• Patient medical records
  • Items in an online store
  • Financial records
  • Articles and blog entries
  • Sports scores and statistics
  • Online gaming information
  • Student grades and scores
  • IoT device readings
  • Mobile application information
While selecting the database we should also look into the data access patterns, understandably, the number of transactions, atomicity, consistency, isolation, and durability (ACID) compliance, traffic patterns(burst reads or consistent reads), latency, and access requirements for a globally distributed application in order to identify the optimal storage solution.
It is also important to analyze various query patterns, random access patterns, and one-time queries when selecting a database solution. Additionally, it is crucial to consider specialized query functionalities for tasks such as text and natural language processing, time series analysis, and graph data. It is worth noting that not all databases support these functionalities, and many NoSQL databases employ an eventual consistency model.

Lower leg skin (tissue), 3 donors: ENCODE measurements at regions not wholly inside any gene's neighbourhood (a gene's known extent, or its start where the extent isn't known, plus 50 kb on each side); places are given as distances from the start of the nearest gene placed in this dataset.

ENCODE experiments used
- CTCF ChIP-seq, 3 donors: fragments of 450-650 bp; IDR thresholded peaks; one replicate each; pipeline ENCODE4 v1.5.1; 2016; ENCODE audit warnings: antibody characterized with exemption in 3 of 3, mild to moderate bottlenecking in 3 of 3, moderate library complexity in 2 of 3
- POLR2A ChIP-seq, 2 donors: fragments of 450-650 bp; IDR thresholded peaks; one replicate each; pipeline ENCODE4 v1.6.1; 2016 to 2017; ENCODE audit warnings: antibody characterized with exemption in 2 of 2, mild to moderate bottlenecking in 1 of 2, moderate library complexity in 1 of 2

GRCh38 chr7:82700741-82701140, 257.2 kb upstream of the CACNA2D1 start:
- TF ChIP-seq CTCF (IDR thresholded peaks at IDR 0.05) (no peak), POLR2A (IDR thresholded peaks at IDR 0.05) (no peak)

Database Examples

A wide variety of databases exist. Examples include:

What is a Data warehouse?

A data warehouse is a system that stores highly structured information from various sources. Data warehouses typically store current and historical data from one or more systems. The goal of using a data warehouse is to combine disparate data sources in order to analyze the data, look for insights, and create business intelligence (BI) in the form of reports and dashboards.
You might be wondering, "Is a data warehouse a database?" Yes, a data warehouse is a giant database that is optimized for analytics.

Data warehouse Characteristics